Before he answers any questions, Mark Kirasich wants to clarify the nature of his job. “I am NASA’s Orion program manager,” he says, presuming — correctly — that emphasizing his employer’s name would hold particular significance for his alma mater’s quarterly magazine.
Because, as it turns out, another guy occupies an equivalent position with Lockheed Martin, NASA’s main contractor on the Orion deep-space exploration project. His name is Mike Hawes. “And Mike, believe it or not, is also a Notre Dame graduate,” Kirasich says. The two engineers and their teams work together every day on the development of a spacecraft intended to transport humans to Mars.
Kirasich ’82 mentions the Notre Dame connection so he’s not singled out as the lone Domer leading the country’s next generation of human space exploration. It’s nice of him to share the credit, although Hawes ’78 now has to find time on his calendar for an interview. “I may have to cancel a meeting with Mark!” he (probably) jokes in an email to schedule the conversation.
A NASA lifer, Kirasich started at the Johnson Space Center in Houston after completing a Stanford master’s degree in 1983, working on projects such as the space shuttle and the International Space Station. Hawes worked at NASA for 33 years before moving from “the government side” to “the industry side” eight years ago, acquiring quite possibly the coolest job title on Earth: vice president of human space exploration.
The two have seen public interest and investment in space exploration wax and wane. The moon landing was a long time ago — 50 years this July 20, to be exact — and the Apollo mission that produced that giant leap was shuttered after just a few more lunar excursions. People went from slack-jawed awe to a shrugging, “been there, done that” attitude at hyper-speed.
Since 1972, no astronaut has ventured beyond low Earth orbit, a couple hundred miles from Earth’s surface — never again the 238,000 miles to the moon, let alone the millions to Mars. Kirasich and Hawes built their careers on those low Earth orbit projects. The missions were massive, complex undertakings, and the people who worked on them never mistook them for minor simply because the distances from Earth were shorter.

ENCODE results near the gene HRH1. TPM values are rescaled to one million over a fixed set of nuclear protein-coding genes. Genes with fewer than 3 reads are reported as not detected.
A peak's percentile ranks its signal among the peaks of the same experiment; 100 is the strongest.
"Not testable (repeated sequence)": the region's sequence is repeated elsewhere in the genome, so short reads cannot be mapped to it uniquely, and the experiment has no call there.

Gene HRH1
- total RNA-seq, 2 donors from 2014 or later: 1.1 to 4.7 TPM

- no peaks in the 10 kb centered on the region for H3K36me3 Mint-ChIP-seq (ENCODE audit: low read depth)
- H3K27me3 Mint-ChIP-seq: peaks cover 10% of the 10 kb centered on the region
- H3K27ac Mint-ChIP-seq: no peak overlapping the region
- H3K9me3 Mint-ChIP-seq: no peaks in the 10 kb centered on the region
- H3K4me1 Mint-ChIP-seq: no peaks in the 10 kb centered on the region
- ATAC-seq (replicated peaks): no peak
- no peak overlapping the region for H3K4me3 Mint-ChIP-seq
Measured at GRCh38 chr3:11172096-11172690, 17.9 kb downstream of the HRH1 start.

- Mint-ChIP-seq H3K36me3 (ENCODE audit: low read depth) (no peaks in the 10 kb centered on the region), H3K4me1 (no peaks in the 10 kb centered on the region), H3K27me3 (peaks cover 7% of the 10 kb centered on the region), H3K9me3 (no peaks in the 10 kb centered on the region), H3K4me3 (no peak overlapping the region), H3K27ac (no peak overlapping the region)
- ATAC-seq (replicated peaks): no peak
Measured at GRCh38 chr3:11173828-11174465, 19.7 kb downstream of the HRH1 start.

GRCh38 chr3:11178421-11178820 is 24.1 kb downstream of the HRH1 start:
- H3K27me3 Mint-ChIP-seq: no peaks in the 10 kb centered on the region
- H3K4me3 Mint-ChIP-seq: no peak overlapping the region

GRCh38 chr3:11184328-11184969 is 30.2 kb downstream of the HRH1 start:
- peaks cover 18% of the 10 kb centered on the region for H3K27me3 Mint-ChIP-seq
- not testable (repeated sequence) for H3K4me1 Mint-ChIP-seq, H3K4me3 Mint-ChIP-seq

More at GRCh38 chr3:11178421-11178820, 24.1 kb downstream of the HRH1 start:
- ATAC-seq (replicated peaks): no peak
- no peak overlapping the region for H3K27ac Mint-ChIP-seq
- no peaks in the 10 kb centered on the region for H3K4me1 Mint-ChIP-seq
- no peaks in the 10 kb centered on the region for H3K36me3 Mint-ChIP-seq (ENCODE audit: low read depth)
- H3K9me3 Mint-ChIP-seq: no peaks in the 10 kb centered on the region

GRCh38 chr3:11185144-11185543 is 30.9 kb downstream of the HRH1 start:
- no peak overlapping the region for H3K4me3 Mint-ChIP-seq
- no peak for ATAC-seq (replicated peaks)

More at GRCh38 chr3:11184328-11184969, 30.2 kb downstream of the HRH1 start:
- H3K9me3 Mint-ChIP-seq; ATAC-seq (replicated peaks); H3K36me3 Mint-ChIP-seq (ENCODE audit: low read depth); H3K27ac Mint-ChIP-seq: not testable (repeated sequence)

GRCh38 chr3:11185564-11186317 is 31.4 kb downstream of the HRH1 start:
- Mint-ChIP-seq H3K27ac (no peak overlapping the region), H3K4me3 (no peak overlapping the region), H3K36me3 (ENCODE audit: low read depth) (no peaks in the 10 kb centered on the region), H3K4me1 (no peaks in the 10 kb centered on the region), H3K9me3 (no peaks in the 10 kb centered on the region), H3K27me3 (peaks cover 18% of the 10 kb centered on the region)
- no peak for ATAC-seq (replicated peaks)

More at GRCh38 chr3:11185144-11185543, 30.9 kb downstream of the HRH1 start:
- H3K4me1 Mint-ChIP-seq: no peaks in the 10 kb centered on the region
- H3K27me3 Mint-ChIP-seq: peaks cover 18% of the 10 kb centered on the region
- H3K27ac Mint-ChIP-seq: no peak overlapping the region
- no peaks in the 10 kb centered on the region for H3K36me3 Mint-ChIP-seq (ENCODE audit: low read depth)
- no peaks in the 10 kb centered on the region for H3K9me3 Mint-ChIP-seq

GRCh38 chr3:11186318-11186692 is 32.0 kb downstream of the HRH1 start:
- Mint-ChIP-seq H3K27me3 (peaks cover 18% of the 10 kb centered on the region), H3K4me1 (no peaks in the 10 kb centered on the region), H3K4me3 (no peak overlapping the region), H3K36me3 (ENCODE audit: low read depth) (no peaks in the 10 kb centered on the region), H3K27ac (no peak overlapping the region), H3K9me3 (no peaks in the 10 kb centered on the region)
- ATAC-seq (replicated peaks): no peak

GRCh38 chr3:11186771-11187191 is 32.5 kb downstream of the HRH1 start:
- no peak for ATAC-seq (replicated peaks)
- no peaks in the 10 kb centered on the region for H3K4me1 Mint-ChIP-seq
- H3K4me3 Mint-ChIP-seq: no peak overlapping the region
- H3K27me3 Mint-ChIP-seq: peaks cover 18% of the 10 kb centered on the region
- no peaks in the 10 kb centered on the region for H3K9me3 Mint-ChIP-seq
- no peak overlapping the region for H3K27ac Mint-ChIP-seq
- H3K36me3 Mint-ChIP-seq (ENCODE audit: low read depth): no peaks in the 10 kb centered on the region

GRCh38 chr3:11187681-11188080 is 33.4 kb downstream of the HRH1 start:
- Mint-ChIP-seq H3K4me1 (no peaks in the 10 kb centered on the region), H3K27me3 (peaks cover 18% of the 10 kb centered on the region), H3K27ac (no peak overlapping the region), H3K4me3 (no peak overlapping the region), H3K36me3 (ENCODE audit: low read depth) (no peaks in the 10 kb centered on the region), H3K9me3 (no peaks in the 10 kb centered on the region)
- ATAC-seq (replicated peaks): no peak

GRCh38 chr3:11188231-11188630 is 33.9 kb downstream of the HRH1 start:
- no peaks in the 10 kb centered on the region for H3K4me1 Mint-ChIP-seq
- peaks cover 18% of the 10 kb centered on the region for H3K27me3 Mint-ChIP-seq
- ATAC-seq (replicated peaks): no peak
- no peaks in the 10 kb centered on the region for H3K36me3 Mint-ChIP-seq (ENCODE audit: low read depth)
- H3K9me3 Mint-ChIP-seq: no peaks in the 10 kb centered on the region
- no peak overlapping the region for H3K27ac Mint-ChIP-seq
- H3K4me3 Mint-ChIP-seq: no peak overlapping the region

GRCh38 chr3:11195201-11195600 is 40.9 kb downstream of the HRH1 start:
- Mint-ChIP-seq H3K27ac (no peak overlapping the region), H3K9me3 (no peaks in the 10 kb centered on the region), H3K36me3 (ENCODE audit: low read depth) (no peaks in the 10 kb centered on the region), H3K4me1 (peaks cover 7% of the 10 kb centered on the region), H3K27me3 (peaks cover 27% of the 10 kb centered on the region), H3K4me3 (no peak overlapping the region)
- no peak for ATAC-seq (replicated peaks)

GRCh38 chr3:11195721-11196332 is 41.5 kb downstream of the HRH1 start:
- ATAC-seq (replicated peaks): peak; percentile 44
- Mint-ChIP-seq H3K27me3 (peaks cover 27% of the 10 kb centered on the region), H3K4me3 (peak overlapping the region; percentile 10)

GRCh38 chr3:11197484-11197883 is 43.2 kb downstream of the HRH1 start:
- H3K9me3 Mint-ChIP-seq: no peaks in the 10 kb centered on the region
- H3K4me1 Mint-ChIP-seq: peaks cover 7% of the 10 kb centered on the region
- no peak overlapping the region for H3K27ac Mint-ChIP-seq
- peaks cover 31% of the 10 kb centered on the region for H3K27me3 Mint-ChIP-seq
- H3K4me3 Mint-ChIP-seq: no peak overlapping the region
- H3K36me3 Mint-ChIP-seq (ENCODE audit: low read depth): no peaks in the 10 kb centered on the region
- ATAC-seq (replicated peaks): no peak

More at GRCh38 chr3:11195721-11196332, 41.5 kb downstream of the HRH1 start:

Still, the grandeur of returning to the moon and establishing it as a layover en route to Mars stirs the imagination in a way that circling the Earth does not. They, along with the rest of the world were transfixed — Hawes at age 13, Kirasich at 9 — when Apollo 11 landed on the Sea of Tranquility in 1969, the grainy television images clarifying their visions of a life’s work.
Kirasich went outside with his father and sister that evening to find out if they could see Neil Armstrong and Buzz Aldrin up there. “We couldn’t,” Kirasich says, “but that’s what motivated me to become interested in the space program.”
Hawes (left) and Kirasich (right) overlooking the Exploration Mission 1 Crew Module, expected to return us to the moon on an unmanned test flight in late 2020. Photo via NASA/Radislav Sinyak
Similar memories remind Hawes of the inspiration that launched him on a comparable trajectory. The next time humans land on the moon, and the first time people set foot on Mars, Kirasich and Hawes will be not just spectators but protagonists in the story of how it happened. They won’t make the journeys themselves, but their handiwork will have much to do with ferrying astronauts into deep space.